The ICOM model 7000 receiver, which is no longer available to the general public, is an all-mode, synthesized VHF and UHF receiver tuning 25 to 2000 MHz. This is the receiver which was recommended by NASA SETI scientist Dr. Kent Cullers (WA6TWX) a number of years ago as being ideal for ham SETI. It contains AM, NBFM, WBFM, USB and LSB detectors, with an audio output suitable for driving most any baseband Digital Signal Processor which the SETI enthusiast may care to employ. It has been largely replaced by the model 7100, which has similar capabilities except that reception of the 800 - 900 MHz cellular telephone band has been inhibited.
SETI users of either of these two ICOM receivers will wish to precede it with an antenna feedhorn and low-noise preamplifier. Although they are somewhat narrow-band, the preamplifier and feedhorn from Radio Astronomy Supplies should prove suitable for at least Hydrogen-Line SETI. For a wider bandwidth preamp alternative, the SETI League GaAs MMIC design is offered for your consideration.
Several modifications enhance this receiver greatly for SETI use. SETI League member Denis Jakac has passed along some ideas regarding scan time and power supply mods. Member Daniel Fox has developed software for scanning and data logging, as well as documentation for serial data interface to the receivers. We also recommend that you disable the Automatic Gain Control (AGC) of your Icom receiver for SETI use (see below).
The ICOM 7100 receiver was long available from a large number of amateur radio equipment suppliers, priced under $1500 US. Used ICOM 7000's are occasionally found at hamfests and electronics swapmeets. Because of its unrestricted frequency coverage, the 7000 is in great demand, often selling for a higher price than a new 7100. The SETI League has recently learned that the 7000 series is being discontinued by Icom, to make way for their new Model R-8500 microwave scanning receiver, unveiled at the 1996 Dayton Hamvention. We were recently lent on one of these new receivers for testing, and preliminary analysis indicates it is almost ideal for SETI use.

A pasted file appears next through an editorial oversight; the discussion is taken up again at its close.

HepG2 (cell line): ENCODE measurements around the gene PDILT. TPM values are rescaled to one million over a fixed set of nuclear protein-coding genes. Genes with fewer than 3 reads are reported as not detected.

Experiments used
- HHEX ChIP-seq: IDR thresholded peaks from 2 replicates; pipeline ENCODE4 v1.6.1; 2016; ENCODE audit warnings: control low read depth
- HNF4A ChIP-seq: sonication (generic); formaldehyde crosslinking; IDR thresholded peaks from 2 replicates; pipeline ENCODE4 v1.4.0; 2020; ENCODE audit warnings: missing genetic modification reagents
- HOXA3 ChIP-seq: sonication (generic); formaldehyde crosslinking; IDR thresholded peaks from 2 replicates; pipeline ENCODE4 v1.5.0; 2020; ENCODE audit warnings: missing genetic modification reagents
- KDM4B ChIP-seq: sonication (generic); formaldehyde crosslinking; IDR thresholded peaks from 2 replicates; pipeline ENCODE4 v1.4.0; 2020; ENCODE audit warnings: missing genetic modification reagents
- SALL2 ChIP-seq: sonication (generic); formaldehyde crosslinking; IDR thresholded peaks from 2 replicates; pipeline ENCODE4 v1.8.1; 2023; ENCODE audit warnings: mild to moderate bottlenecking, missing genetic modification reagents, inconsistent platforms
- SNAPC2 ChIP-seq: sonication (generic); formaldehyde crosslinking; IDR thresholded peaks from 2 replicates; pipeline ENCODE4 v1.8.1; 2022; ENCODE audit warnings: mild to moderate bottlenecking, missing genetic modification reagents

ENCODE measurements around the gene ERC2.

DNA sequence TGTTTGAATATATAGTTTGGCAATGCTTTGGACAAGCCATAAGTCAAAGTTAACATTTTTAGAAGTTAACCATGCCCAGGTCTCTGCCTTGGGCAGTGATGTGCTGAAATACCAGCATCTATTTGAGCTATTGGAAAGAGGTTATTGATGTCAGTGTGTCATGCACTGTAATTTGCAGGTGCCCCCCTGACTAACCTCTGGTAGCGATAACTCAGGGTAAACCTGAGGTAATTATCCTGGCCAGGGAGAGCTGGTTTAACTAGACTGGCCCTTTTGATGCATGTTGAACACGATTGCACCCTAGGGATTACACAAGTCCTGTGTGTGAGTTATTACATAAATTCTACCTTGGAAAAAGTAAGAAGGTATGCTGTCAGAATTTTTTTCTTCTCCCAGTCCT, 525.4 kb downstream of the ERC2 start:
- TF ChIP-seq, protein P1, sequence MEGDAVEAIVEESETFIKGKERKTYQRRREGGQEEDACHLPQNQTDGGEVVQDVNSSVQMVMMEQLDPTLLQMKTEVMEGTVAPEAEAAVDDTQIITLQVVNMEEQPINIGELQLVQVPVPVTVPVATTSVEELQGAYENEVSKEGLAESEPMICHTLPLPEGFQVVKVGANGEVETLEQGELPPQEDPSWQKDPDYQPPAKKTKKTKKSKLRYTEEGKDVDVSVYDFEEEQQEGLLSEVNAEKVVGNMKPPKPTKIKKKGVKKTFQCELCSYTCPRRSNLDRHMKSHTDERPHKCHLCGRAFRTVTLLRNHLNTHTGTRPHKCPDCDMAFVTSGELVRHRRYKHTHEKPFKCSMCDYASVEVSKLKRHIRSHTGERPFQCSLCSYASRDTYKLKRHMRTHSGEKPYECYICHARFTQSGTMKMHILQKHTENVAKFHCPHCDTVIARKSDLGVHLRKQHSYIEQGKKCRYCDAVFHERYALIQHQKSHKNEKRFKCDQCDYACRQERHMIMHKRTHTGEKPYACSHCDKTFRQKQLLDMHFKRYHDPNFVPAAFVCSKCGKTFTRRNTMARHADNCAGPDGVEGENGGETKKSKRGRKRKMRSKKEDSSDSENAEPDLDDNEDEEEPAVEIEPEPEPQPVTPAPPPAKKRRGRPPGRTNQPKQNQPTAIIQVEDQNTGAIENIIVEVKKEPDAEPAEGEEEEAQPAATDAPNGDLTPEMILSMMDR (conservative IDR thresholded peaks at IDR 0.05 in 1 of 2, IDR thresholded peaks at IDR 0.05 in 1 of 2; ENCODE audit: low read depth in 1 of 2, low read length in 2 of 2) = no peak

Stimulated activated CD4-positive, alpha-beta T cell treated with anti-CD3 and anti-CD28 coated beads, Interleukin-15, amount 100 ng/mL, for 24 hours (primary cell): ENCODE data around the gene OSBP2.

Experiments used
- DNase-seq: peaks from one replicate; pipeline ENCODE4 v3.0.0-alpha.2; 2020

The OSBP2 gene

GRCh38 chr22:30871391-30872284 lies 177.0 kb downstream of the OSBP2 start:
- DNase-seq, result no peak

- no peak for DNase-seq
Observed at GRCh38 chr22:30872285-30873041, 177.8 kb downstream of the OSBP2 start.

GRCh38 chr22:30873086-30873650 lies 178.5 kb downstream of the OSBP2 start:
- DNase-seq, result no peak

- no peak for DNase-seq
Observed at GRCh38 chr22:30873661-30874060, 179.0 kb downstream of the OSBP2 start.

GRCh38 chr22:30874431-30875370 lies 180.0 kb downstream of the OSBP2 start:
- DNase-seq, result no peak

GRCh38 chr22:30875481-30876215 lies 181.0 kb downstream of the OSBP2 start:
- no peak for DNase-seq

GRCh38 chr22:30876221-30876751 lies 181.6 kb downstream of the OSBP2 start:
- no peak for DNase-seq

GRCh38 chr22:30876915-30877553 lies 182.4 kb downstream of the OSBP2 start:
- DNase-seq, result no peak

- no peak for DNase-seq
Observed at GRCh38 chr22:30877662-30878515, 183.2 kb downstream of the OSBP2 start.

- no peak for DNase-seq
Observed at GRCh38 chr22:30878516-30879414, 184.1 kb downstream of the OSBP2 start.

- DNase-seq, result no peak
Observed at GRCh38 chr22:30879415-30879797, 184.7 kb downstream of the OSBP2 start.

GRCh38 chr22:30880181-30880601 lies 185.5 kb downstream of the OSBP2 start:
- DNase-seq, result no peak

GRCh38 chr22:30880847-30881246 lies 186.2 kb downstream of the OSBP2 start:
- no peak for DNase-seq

The IC R-8500 shares one unfortunate, though minor, weakness with its predecessors: the inability to readily disable its Automatic Gain Control (AGC) circuit. This circuit (sometimes called Automatic Volume Control, or AVC) varies the gain of the receiver as a function of the signal strength being received, so as to equalize volume when tuning between strong and weak stations. Most anticipated SETI signals should be incredibly weak, and thus would not trigger the AGC to reduce the receiver's RF or IF gain. However, the same cannot be said for potential adjacent (interfering) signals through which we most likely need to scan. Thus a strong interfering signal can reduce the receiver's sensitivity, to the point we miss altogether the weak signal we're seeking.
It should not be difficult to disable the AGC in the R-8500. In fact, clipping a single wire should suffice. Unfortunately, as we do not own the receiver which Icom America kindly lent us for evaluation, we have no way of testing this necessary mod. We hope some of our active members are in a position to do so, although we must caution them that they would certainly be voiding any receiver warranty. We ask that anyone successfully disabling AGC in this or any other candidate SETI receiver send modification details to us via email, for posting to the Web and inclusion in future editions of the Tech Manual.
For further information about any of these receivers, contact ICOM America at (800) 872-4266, or visit their Web site.
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this page last updated 21 April 2007
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